Wednesday, February 18, 2009

Rant: Criteria for Ranking Video Games

Erica sent along this little Top 10 PC Games of All Time article to me, which is causing me to have to go on a rant. I realize that I usually entertain more intellectual pursuits here than video games, but I feel like this is an important point of view.

I will copy and paste my email response to some friends as well:

I'll lay into this bullshit right here and now. WoW might be the most played (human hours invested) game of all time, but the idea that it's the #1 PC game of all time is absurd. I'm not actually convinced it's the best MMO of all time, though I admit that its interfaces are intuitive and its visual impact is startling. The best PC game of all time should be based on the fun value of the game, which can't be possible in WoW thanks to hours of mindless grinding, repetetive combats, and end-heavy content.

Owing to its stature, I would surely allow WoW to breach the Top 10 and it is certainly the top MMO (which is actually kinda' sad), but to call it the Best PC Game of All Time is absurd. There's no mention of the Half-Life Series or the truly innovative Portal. I fail to see how X-Com could miss the mark. It would have been intellectually dishonest of them not to include Civilization, which is truly one of the best all-time, but while I enjoy SimCity, I find it hard to believe that it is worthy of the top 10. Too often in these sort of Top 10's we get the "Most Innovative" or the "Best Selling" games. Why aren't the games evaluated based on what should really matter: how much fun they are to play.

I think that really needs to be my jumping-off point. I don't think that anyone would argue with me that the primary purpose of games is directed toward enjoyment. Sure there's probably lessons in teamwork or coordination or strategy involved, but we play them to relax, to interact with our friends, and to have fun. I don't have anything against World of Warcraft directly (I played for a while even), but it seems to me that it is reasonably antithetical to some of the things that are important to me. So, for the benefit of those still reading, here's a convenient list of why I think these are important criteria for game designers to consider.

1. We play video games to relax: When we are playing video games it is in our downtime. It's time we're not spending fulfilling our primary obligations. This being the case games should be as user-friendly as possible to their targetted audience. Now sure, maybe some games are too complicated for some people or are of the wrong type. Like books and sports, not everyone likes the same things, which is okay. But in the case of video games, they should be designed with an eye toward the recreational. To put it another way, just because it's my downtime doesn't mean I want to be wasting time. While extended travel times and complex interactions might provide a gameplay-balancing or immersion effect for some players, especially in simulation games like Eve Online, noone wants to play an action oriented game where you have to sit on a bird for 15 minutes to fly from one town to the next. Having to spend hours looking for a party to go to the dungeon where you have already been 6 times just to defeat one boss so the piece of loot you need will drop is another example of how this is bad.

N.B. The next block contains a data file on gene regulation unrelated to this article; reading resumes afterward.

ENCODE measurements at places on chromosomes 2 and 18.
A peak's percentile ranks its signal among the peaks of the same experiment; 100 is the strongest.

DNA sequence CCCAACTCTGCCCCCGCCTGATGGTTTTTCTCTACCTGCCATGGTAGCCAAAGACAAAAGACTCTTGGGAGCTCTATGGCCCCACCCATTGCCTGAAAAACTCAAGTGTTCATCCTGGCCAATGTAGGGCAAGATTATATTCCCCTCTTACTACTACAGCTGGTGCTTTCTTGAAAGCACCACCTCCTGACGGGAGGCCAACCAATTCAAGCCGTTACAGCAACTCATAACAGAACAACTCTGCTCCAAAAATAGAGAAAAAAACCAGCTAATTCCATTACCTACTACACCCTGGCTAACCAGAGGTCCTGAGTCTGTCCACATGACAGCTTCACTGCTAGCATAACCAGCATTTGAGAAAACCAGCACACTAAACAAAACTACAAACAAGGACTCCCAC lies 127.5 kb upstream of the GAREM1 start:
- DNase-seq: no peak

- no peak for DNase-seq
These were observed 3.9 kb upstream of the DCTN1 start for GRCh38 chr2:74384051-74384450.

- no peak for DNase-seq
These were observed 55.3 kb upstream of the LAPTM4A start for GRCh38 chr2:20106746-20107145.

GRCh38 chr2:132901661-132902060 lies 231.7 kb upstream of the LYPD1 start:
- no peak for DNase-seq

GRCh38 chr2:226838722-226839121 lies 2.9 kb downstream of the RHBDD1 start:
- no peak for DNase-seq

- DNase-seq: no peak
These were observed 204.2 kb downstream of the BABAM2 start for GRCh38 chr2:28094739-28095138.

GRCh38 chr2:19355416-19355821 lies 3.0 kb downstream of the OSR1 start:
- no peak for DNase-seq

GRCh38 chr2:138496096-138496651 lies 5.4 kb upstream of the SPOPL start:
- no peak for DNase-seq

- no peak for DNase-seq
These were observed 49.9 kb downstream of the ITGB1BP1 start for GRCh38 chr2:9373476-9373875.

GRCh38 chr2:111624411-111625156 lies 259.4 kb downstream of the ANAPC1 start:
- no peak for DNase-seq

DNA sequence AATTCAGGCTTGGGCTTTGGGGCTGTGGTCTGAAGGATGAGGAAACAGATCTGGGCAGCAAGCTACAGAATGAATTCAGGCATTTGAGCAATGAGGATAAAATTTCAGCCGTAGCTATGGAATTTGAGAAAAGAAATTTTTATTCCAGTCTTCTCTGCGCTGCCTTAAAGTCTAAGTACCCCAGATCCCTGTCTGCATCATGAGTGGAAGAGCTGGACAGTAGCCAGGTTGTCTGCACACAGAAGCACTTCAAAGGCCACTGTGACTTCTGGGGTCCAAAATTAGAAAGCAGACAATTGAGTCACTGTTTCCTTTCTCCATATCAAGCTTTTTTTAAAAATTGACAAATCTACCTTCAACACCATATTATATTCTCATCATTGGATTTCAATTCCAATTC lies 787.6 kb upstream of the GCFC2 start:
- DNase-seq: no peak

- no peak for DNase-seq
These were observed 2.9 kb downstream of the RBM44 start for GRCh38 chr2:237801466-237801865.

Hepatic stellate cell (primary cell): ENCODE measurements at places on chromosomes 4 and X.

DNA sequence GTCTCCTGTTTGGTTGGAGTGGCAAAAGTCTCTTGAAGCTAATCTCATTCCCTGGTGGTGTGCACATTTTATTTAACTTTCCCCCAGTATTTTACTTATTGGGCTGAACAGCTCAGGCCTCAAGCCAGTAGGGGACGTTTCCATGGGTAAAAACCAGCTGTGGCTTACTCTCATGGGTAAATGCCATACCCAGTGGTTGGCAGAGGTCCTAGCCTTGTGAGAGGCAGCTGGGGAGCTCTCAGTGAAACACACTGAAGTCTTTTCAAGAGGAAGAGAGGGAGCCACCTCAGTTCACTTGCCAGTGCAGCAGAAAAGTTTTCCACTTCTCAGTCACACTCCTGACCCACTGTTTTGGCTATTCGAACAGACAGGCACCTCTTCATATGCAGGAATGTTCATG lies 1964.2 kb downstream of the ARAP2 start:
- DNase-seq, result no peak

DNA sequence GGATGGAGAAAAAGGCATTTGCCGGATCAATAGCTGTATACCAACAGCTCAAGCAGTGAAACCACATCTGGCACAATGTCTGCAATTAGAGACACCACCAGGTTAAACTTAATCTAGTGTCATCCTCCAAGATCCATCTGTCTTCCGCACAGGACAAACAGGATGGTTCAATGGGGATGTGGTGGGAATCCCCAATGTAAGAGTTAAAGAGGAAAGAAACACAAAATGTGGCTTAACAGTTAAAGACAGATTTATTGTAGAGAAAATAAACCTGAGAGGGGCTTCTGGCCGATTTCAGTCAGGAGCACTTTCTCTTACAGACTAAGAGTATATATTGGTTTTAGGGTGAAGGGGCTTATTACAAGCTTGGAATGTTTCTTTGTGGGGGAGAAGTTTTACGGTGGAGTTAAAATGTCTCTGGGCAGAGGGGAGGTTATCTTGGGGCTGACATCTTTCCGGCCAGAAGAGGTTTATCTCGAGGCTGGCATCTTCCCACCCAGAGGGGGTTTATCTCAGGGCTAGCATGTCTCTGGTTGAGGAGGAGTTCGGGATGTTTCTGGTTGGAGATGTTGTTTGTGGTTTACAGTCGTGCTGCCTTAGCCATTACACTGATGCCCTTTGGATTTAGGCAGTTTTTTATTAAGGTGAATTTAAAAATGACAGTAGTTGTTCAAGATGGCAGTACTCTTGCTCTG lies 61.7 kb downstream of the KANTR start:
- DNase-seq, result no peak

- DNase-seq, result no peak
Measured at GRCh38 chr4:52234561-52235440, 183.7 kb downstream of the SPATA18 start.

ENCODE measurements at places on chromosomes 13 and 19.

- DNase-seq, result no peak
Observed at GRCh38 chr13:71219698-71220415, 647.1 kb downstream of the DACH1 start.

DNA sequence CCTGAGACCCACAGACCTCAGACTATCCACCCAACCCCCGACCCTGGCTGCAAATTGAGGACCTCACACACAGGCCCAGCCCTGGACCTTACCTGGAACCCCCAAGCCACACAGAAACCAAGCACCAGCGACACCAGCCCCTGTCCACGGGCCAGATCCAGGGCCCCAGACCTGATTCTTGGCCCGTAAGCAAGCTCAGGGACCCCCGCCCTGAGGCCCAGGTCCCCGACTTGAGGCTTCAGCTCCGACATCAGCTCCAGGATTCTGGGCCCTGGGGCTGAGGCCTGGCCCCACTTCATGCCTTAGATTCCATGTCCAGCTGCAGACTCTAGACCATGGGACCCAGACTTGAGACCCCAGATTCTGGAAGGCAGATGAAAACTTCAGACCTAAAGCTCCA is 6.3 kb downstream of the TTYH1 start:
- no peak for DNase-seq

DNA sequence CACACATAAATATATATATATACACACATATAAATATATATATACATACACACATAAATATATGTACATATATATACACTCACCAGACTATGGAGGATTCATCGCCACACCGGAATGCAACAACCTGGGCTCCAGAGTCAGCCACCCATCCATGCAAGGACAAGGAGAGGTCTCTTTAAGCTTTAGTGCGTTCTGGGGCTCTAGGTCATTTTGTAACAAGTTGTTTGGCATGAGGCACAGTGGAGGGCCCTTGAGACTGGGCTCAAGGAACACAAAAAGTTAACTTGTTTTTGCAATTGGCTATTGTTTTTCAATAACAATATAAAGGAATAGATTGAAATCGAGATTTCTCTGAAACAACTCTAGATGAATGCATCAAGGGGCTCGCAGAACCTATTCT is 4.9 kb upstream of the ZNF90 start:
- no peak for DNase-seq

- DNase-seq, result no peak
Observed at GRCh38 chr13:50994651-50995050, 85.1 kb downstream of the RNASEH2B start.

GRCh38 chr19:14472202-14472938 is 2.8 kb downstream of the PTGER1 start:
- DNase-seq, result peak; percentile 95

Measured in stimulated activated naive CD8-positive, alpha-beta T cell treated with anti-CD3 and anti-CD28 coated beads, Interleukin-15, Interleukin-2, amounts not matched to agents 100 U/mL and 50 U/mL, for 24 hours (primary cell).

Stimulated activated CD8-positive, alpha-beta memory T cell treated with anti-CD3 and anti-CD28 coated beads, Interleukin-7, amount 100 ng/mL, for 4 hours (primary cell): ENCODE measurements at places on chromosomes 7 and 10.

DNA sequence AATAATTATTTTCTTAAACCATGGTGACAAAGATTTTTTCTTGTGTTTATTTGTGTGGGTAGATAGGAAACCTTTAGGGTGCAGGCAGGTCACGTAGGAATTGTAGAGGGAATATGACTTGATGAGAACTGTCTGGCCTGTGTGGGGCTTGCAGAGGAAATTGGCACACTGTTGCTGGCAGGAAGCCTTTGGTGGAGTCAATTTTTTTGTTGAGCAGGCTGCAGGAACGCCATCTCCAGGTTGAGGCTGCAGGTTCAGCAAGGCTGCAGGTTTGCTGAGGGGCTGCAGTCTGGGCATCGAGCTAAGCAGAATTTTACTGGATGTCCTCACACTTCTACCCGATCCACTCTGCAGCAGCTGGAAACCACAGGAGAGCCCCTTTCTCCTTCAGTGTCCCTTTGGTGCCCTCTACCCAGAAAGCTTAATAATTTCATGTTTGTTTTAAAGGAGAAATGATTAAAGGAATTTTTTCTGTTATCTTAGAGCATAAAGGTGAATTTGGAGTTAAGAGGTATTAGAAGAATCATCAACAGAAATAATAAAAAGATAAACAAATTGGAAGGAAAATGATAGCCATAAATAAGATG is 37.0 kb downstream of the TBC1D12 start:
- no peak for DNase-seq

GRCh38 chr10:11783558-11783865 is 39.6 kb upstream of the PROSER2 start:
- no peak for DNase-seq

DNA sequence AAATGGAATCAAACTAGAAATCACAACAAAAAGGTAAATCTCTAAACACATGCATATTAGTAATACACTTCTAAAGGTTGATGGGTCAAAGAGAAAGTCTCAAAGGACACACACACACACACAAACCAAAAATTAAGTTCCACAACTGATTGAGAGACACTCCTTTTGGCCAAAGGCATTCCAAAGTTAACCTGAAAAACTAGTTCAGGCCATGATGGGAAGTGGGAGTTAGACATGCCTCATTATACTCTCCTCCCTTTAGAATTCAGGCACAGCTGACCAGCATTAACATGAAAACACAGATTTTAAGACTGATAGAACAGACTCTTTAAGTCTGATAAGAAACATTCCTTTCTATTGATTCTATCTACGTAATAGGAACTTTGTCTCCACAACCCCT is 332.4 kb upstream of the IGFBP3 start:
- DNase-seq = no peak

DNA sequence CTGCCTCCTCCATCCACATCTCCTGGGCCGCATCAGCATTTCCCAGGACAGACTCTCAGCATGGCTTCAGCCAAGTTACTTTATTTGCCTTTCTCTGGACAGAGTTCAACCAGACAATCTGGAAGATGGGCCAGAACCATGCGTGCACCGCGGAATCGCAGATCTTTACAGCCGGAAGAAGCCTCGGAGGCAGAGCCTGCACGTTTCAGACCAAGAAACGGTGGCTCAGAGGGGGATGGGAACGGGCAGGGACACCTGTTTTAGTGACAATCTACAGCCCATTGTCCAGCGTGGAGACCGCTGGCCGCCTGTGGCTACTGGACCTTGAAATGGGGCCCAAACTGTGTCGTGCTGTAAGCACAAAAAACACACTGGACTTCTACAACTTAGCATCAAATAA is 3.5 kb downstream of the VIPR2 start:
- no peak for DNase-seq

2. We play video games to interact with our friends: I love multiplayer in video games. I've almost gotten to the point where I don't want to play single-player games anymore, although I find some that really speak to me from time to time. But what exactly does multiplayer mean? Is it trading off as my brother and I did in Super Mario Bros. when we were kids? Is it charging into the first room of the Truth and Reconciliation level of Halo in the living room of Adam and Michelle's old townhouse over and over again on Legendary with Jacob, Dean, Baxter, or Adam alongside? Is it the cheering/jeering/laughing competition we had when we multi-boxed Halo, splitting into upstairs and downstairs teams? Is it the experience of joining alongside one or two friends at your own PC screen as Adam, Norm, Dean, Rob, and I did in Neverwinter Nights? Is it the hours of shouting at one another over XBox Live as we schooled n00bz together online? Is it the experience of making new online friends we felt in City of Heroes and World of Warcraft? Which of these experiences provided us with the most fulfilling experiences? Which do we remember most vividly? Can a multiplayer world be so big and expansive that it makes friendships less invigorating? Do you act or talk different when with your real friends and your online friends? When the group is mixed? It's a lot to think about.

3. We play video games to have fun: This seems pretty self explanatory. Maybe we don't all have the same exact definition of fun, and maybe we like different types of games. The point is that whatever you play should be enjoyable. For me, at least, a lot of that enjoyment comes from sharing my gameplay with a friend or two; over XBL or, even better, in person.

It's important to think about what you get from your activities, what you want to be getting from them, and what you think you should be getting from them. We should always strive to examine our activities so that we know why we do them and how the help us become who we want to be.